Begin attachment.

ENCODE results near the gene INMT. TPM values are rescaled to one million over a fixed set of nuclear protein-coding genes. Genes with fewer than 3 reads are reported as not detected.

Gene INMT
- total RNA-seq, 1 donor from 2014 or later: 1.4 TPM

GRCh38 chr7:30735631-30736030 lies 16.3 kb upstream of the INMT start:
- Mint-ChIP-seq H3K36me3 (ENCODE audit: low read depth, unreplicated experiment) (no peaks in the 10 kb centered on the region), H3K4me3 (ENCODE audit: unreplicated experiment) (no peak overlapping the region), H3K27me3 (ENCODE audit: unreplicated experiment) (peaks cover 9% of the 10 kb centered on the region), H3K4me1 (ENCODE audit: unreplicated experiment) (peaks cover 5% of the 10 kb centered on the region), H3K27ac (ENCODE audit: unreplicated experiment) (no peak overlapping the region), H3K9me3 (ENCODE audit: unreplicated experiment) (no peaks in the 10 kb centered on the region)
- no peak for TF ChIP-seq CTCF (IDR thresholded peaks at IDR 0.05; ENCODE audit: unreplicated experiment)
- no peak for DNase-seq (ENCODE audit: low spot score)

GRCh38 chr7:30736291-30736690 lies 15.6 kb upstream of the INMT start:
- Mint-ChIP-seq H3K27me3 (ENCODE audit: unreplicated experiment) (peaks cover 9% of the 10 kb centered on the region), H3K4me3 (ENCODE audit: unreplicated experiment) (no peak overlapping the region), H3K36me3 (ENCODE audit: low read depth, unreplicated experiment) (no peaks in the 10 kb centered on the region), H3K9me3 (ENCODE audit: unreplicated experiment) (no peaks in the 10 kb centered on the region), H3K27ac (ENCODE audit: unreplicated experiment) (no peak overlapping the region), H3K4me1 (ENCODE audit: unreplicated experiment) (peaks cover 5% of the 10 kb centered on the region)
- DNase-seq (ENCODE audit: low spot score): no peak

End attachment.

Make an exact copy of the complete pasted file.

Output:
ENCODE results near the gene INMT. TPM values are rescaled to one million over a fixed set of nuclear protein-coding genes. Genes with fewer than 3 reads are reported as not detected.

Gene INMT
- total RNA-seq, 1 donor from 2014 or later: 1.4 TPM

GRCh38 chr7:30735631-30736030 lies 16.3 kb upstream of the INMT start:
- Mint-ChIP-seq H3K36me3 (ENCODE audit: low read depth, unreplicated experiment) (no peaks in the 10 kb centered on the region), H3K4me3 (ENCODE audit: unreplicated experiment) (no peak overlapping the region), H3K27me3 (ENCODE audit: unreplicated experiment) (peaks cover 9% of the 10 kb centered on the region), H3K4me1 (ENCODE audit: unreplicated experiment) (peaks cover 5% of the 10 kb centered on the region), H3K27ac (ENCODE audit: unreplicated experiment) (no peak overlapping the region), H3K9me3 (ENCODE audit: unreplicated experiment) (no peaks in the 10 kb centered on the region)
- no peak for TF ChIP-seq CTCF (IDR thresholded peaks at IDR 0.05; ENCODE audit: unreplicated experiment)
- no peak for DNase-seq (ENCODE audit: low spot score)

GRCh38 chr7:30736291-30736690 lies 15.6 kb upstream of the INMT start:
- Mint-ChIP-seq H3K27me3 (ENCODE audit: unreplicated experiment) (peaks cover 9% of the 10 kb centered on the region), H3K4me3 (ENCODE audit: unreplicated experiment) (no peak overlapping the region), H3K36me3 (ENCODE audit: low read depth, unreplicated experiment) (no peaks in the 10 kb centered on the region), H3K9me3 (ENCODE audit: unreplicated experiment) (no peaks in the 10 kb centered on the region), H3K27ac (ENCODE audit: unreplicated experiment) (no peak overlapping the region), H3K4me1 (ENCODE audit: unreplicated experiment) (peaks cover 5% of the 10 kb centered on the region)
- DNase-seq (ENCODE audit: low spot score): no peak